SFU Vancouver Lunch 'n' Learn

About the Lunch 'n' Learn:

Date: Wednesday, May 3
12:00 - 1:00pm
Location: SFU Harbour Centre, room 2270, 515 W. Hastings St.

Since the declaration of a public health emergency of drug poisoning deaths in 2016 which was exacerbated by the onset of the COVID-19 pandemic in 2020, public policy makers in British Columbia have struggled to implement effective responses. Seven years into this health catastrophe, death rates continue at unprecedented levels. Drawing on over a decade of past research and current research-in-progress, Dr. Kora DeBeck will discuss key public policy lessons from her program of research that can inform responses to the toxic drug poisoning crisis.

Based on an open prospective cohort of more than 1,200 street-involved young people who use drugs (age 14-25) in Vancouver (the At-Risk Youth Study ARYS), Kora’s research brings attention to the relevance of adverse childhood events, colonization and intergenerational trauma, economic insecurity and drug criminalization in shaping substance use risks and harms. Implications for current substance use related policy approaches including expansion of addiction treatment (including involuntary treatment), decriminalization of drug possession, and safe supply interventions will be discussed as well the critical importance of including people with lived and living experience in research and policy development.

About the Speaker:

Dr. Kora DeBeck is an Associate Professor in the School of Public Policy at SFU and a Research Scientist with the BC Centre on Substance Use at Providence Health Care. Kora is the Principal Investigator of the At-Risk Youth Study (ARYS), a CIHR and US National Institutes of Health-funded ongoing prospective cohort study of street-involved young people who use drugs. She holds a Masters of Public Policy from SFU, a PhD in Interdisciplinary Studies from UBC and was a CIHR New Investigator and a MSFHR-St. Paul’s Hospital Foundation/Providence Health Care Career Scholar.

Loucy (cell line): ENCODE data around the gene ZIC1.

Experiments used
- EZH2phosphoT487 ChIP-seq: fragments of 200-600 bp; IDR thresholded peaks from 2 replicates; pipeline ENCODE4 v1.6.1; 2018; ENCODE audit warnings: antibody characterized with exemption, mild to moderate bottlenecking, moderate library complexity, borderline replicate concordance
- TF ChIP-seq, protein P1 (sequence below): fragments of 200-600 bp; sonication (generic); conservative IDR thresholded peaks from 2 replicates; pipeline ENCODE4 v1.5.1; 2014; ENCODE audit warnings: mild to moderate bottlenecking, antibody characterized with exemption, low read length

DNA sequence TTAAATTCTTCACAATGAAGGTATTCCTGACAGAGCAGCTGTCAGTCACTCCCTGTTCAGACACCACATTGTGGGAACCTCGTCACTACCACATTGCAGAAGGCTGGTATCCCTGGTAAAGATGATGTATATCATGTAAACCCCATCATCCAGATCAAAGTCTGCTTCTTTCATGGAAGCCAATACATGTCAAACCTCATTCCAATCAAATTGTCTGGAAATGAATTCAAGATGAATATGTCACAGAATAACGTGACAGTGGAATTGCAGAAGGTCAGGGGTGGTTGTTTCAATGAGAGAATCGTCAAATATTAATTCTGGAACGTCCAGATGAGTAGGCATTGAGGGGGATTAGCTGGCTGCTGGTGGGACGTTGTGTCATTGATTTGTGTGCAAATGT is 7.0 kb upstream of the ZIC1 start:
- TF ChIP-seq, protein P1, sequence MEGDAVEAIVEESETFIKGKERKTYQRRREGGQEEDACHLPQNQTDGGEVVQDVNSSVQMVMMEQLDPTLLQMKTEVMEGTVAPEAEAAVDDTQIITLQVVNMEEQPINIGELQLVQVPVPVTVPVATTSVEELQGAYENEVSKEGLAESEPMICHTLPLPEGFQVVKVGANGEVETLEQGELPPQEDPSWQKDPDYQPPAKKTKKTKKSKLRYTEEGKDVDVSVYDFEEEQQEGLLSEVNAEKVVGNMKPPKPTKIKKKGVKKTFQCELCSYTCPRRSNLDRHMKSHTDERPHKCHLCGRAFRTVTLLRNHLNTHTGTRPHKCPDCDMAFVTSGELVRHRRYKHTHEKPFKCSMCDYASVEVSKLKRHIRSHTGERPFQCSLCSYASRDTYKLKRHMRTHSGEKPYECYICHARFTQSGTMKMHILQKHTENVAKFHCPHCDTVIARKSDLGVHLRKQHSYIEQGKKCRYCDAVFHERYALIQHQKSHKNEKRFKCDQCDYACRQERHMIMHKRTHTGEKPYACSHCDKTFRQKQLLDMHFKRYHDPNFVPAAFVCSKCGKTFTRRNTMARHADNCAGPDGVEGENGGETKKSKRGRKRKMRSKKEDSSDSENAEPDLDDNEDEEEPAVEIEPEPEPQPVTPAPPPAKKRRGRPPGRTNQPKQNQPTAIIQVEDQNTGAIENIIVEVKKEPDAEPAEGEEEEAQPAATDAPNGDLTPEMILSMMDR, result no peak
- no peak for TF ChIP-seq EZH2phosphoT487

Kora has a strong track record of scholarly publications having published more than 170 peer reviewed studies. Her research appears in high impact health and policy journals including Lancet HIV, the Journal of Adolescent Health, Pediatrics, the Canadian Medical Association Journal, the Journal of Epidemiology and Community Health, the Journal of Public Health Policy, Addiction, Drug and Alcohol Dependence and the International Journal of Drug Policy among others. She is dedicated to knowledge translation and ensuring that her policy research findings address community priorities and are translated into improvements in health and wellbeing for people who use drugs.

Kora was a member of the City of Vancouver’s working group on drug decriminalization and was a contributor to the City’s 2021 application to allow for the decriminalization of drug possession. She currently sits on the BC Ministry of Mental Health and Addictions’ Decriminalization Research and Evaluation Working Group. Kora is also devoted to teaching and mentorship. She currently teaches Public Policy Issues and Analysis which focuses on the methodology of public policy analysis. Learning and integrating Indigenous content and embedding anti-racism and anti-colonial perspectives in her teaching and research is a practice that she is dedicated to as a Settler.